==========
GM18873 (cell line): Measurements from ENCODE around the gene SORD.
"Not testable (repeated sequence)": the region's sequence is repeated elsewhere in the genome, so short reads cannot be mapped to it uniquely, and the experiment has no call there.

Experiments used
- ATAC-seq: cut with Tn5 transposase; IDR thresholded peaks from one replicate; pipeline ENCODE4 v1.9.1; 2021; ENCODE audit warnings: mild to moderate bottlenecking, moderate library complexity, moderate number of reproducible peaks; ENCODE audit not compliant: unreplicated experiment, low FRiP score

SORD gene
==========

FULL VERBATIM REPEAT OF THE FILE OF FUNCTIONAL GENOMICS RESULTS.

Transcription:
GM18873 (cell line): Measurements from ENCODE around the gene SORD.
"Not testable (repeated sequence)": the region's sequence is repeated elsewhere in the genome, so short reads cannot be mapped to it uniquely, and the experiment has no call there.

Experiments used
- ATAC-seq: cut with Tn5 transposase; IDR thresholded peaks from one replicate; pipeline ENCODE4 v1.9.1; 2021; ENCODE audit warnings: mild to moderate bottlenecking, moderate library complexity, moderate number of reproducible peaks; ENCODE audit not compliant: unreplicated experiment, low FRiP score

SORD gene